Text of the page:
Wired finally addresses the questions raised on this blog and, subsequently, in the Wall Street Journal, about the supposed profitability of Demand Media, the controversial media company that purports to have figured out the elusive key to making money with online content. Cue the walk-back:

In late 2009, Wired was induced to describe Demand Media as 'profitable as hell'. This simply wasn't true, at least not under GAAP, the collection of accounting rules that the Securities & Exchange Commission forces publicly-traded companies to use. In fact, Demand's IPO prospectus reveals that the company has delivered losses every year since its launch in 2006, running up an accumulated deficit of $52 million.

And then this damning conclusion:

Yet even when you accentuate the positive, the nagging doubts won't go away. Is being really good at search engine optimization and selling large amounts of low-value inventory really so revolutionary? 'You can put lipstick on a pig as often as you like,' one digital advertising executive tells me, 'but monetizing low-quality inventory remains a very, very tough business.'

Ouch. The bottom line, as Wired's blog post elegantly argues, is that we know very little about the way that Demand generates revenue—and as a result its very hard to know whether it will ever be able to turn a profit. Instead, we have to rely on boosters like Internet luminary John Battelle, who posts a full throated defense and says that Demand's IPO represents a referrendum on Google's business model.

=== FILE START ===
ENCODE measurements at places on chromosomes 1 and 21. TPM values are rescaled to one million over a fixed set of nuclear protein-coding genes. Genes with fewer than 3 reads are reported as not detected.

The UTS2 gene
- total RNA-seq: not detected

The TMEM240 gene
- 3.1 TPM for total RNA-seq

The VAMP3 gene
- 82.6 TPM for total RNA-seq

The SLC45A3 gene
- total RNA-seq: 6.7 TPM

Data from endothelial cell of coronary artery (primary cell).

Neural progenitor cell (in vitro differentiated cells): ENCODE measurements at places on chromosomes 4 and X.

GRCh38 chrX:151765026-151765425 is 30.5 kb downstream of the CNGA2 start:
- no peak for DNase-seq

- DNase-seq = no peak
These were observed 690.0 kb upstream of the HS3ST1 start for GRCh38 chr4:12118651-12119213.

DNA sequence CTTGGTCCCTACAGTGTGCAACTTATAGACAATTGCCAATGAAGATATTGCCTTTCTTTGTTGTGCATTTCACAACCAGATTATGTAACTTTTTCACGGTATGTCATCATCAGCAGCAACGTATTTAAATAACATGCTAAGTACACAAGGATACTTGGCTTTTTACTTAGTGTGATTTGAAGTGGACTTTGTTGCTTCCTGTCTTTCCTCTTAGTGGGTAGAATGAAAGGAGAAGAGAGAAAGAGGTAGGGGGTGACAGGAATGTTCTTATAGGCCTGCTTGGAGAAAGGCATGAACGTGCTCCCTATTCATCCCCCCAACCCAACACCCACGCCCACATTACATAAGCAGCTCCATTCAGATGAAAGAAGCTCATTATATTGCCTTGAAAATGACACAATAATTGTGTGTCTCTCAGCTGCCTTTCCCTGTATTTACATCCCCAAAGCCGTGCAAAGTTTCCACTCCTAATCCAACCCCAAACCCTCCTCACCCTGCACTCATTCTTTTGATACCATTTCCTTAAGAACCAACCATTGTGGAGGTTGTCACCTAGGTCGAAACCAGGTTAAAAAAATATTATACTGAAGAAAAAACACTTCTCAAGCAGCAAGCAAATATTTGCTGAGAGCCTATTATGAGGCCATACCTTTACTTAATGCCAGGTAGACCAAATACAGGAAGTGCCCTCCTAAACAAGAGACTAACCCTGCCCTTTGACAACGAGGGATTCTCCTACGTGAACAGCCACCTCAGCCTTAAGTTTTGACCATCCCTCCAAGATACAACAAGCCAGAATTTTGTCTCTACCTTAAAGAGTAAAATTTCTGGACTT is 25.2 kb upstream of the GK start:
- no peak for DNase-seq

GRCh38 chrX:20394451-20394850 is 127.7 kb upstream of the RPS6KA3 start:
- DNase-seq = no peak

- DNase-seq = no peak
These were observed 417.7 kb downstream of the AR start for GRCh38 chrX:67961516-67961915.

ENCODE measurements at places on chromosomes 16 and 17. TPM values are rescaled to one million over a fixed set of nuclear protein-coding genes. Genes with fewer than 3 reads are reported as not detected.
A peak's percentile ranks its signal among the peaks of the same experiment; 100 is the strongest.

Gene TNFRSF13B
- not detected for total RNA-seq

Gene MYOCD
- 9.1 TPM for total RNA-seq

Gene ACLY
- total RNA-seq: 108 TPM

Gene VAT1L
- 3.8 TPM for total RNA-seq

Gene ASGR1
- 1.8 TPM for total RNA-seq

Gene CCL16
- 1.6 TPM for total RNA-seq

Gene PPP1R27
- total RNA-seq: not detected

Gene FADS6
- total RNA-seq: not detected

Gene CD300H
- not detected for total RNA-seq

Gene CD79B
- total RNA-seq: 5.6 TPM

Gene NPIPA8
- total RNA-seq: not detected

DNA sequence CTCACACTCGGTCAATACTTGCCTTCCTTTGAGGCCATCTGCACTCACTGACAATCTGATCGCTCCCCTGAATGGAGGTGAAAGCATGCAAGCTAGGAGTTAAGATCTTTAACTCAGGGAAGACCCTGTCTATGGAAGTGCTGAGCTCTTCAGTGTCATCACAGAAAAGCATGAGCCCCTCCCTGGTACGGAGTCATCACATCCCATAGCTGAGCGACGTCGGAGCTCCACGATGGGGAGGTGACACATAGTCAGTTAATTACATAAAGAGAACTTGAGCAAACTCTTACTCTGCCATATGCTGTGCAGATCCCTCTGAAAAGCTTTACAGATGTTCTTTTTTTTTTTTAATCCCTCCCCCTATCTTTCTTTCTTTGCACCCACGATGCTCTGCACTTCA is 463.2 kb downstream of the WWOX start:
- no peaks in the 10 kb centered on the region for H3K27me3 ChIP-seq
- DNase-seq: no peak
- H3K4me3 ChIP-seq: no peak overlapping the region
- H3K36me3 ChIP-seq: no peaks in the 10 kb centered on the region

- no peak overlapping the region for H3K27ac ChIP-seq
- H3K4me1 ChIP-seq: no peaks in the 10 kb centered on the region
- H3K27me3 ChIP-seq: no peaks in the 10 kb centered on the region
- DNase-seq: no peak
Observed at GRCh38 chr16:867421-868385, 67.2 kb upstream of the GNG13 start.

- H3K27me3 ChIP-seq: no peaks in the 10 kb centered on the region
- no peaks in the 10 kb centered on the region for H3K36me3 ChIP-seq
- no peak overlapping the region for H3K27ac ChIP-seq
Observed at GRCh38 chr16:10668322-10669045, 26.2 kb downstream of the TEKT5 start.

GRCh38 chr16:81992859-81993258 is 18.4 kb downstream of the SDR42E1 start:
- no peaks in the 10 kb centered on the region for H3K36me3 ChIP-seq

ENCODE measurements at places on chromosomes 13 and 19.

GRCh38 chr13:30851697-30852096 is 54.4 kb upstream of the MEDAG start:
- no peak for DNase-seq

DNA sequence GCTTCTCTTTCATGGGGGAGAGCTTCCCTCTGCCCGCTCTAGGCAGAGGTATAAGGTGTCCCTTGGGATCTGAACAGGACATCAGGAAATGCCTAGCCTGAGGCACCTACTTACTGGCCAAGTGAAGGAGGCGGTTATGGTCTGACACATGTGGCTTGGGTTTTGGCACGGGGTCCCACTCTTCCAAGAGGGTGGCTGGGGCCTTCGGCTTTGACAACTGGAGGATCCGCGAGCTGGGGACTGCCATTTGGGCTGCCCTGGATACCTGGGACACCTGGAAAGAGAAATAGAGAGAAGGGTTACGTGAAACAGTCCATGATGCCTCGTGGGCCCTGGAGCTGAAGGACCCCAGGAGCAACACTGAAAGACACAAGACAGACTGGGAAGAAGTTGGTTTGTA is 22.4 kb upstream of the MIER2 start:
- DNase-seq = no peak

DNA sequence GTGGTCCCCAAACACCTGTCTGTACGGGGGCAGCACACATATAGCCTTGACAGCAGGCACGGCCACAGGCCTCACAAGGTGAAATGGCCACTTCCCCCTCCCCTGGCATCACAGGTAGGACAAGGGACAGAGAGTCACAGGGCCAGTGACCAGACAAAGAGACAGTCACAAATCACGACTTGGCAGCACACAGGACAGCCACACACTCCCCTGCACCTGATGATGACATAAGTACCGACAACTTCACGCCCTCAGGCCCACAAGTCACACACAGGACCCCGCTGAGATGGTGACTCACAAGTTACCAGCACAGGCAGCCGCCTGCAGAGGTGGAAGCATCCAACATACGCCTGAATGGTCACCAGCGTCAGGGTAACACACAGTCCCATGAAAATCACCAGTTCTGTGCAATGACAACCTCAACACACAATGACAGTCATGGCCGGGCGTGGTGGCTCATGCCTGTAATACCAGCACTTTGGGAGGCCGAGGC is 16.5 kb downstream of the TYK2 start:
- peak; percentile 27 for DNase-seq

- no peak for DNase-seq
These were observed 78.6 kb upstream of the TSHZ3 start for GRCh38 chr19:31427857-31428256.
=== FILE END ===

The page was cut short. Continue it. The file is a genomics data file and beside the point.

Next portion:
I can't say I agree. Whereas Battelle seems to think the two companies are complimentary, I think the relationship is more parasitic. As I see it, Google creates an audience and Demand gloms onto that audience by churning out stories by writers who are paid absurdly low rates. Demand boosters argue that the company is set apart by its algorithms, which determine which search terms are popular and then assign writers to cover a given topic.

The problem is that there's no algorithm to prevent bad writing. When you pay below-market rates, you get below-market content. (See "How to Belch.") And when you get below-market content that, thanks to some genius search-engine optimizers, finds its way to the top of a Google search page, Google gets worse. That could prompt the search engine to start ranking Demand's content lower. (Don't think that Google's embrace of old media is about being a good citizen; it's about getting good content at the top of the search page.)

It's possible that Demand Media will turn out to be "profitable as hell," as Wired has claimed, but I think there are a lot of reasons to be skeptical.